Precision is critical to the effective long-term performance of most metal parts, and part of that precision is ensuring a part’s Roughness Average (Ra) value falls within an acceptable range. From primary manufacturing processes to secondary operations, including finishing processes, many stages in the manufacturing of metal parts can introduce foreign metals or other contaminants to the part, or negatively impact qualities such as smoothness, corrosion resistance, and electrical conductivity.
Depending on the eventual application and use of your metal parts, different finishing processes, both macro and micro, can be used to ensure the parts perform adequately and have an optimal cycle life. When determining which microfinishing process will perform best for your metal parts, there are three things you should keep in mind:
1. How Microfinishing Impacts Product Performance
Microfinishing is, by definition, is designed to eliminate very small variations in a part’s metal surface. However, while the irregularities that microfinishing seeks to correct may be small, their impact on the part’s eventual performance and cycle life can be large. For parts that will be used in electronic applications, conductivity is of critical importance. Having a specific Ra value can optimize part performance and help prevent electrical arcing, which can cause serious damage to expensive electrical equipment, preventing it from functioning as intended. Irregularities in the metal surface of a part can interrupt the flow of electricity, causing costly malfunctions and false readings. Adequate microfinishing is of particular importance for electronics used in medical applications, such as MRI machines, where high voltages are present and a damaged machine can cost the hospital valuable revenue.
The impact of inadequate microfinishing is also pronounced in pneumatic and hydraulic applications, where multiple metal parts are moving in close contact with one another. Having the proper degree of friction is crucial for these machines, and a high Ra average can produce unwanted levels of friction. This friction can then impede the part’s performance and, over time, cause damage that weakens the part and ultimately, shortens the lifespan.
2. Microfinishing Options
Before you can choose the microfinishing option most beneficial for your metal parts, it is helpful to gain a basic understanding of the differences between the microfinishing options available to you. Some of the most common methods of microfinishing metal parts include:
· Mechanical Polishing. Mechanical polishing uses abrasive materials on wheels and belts to remove thin layers of metal parts. This process is effective in achieving low Ra values, but relies heavily on the operator and cannot easily be used to deliver precise, consistent results. Mechanical polishing in most cases can also only be performed on one part at a time, making it more expensive than other alternatives. In addition, it is not well-suited for more intricate, complex parts with areas that are hard to access.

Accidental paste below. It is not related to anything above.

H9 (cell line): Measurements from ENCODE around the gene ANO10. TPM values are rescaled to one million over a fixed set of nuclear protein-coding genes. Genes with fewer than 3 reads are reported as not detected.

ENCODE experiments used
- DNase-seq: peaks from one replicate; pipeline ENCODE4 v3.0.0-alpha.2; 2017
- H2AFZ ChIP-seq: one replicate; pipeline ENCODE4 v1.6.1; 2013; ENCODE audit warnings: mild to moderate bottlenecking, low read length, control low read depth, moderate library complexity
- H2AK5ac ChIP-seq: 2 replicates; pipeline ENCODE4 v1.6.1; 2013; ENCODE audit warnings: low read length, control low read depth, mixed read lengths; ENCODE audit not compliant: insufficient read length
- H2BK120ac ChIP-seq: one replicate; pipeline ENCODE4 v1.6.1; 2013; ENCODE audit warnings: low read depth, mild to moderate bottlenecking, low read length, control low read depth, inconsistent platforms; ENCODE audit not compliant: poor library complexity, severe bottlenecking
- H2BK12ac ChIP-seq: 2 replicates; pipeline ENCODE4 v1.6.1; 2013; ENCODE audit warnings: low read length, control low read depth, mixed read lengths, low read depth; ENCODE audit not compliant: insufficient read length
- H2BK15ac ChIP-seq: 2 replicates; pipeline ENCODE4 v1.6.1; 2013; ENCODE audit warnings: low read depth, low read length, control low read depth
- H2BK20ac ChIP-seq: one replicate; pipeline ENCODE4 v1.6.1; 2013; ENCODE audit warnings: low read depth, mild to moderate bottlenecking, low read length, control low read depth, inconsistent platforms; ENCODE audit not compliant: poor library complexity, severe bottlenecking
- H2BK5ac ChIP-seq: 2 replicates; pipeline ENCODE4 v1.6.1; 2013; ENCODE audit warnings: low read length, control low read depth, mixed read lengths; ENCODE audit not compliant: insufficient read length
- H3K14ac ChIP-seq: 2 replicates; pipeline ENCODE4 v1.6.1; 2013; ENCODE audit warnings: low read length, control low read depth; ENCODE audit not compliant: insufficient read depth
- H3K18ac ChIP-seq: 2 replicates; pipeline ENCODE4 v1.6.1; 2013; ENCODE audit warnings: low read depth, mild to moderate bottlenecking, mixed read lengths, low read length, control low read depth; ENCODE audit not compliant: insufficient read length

· Vibratory Finishing. This type of finishing is performed in a bulk fashion in vibratory bowls that contain various types of media and lubricants. The process relies on part to media friction to smooth a part’s surface. This process is not suited for fragile parts that can easily become distorted and can be very time consuming.
· Electropolishing. Electropolishing is very cost effective and flexible process that can be used for one part or millions of parts. As electropolishing removes a consistent, thin layer of metal from the surface of the part, the microfinish improvement is consistent across all parts in a batch. In addition to improved microfinish, electropolishing greatly enhances corrosion resistance and the removes microburrs. Furthermore, electropolishing can also eliminate oxide scale and heat tint from prior procedures and provide the parts with a clean, bright finish.
3. Do You Know Your Products’ Ra Value?
A metal part’s Ra (roughness average) is the average of a set of individual measurements of a surfaces peaks and valleys. The surface is measured with a profilometer and typically called out in microinches or micrometers. A greater Ra value indicates a greater variance and higher degree of roughness in the surface, and metal parts with a Ra value higher than what is acceptable for their specific application may malfunction, wear, and have a shortened lifespan. Knowing the degree of smoothness necessary for a given metal part should play a role in determining which microfinishing process is best. You should also be aware of the metal part’s Ra value prior to microfinishing and what can realistically be achieved. With .001” (.0005” per surface) material removal, electropolishing can reduce a part’s Ra value by up to 50%.
Tom Glass is President at Able Electropolishing www.ableelectropolishing.com/, the world’s largest electropolishing specialist offering electropolishing, passivation, titanium anodizing, and laser marking services. Able Electropolishing is an ISO 9001 and 13485 certified company serving a variety of industries including aerospace, medical device mfg., food & beverage, automotive and more.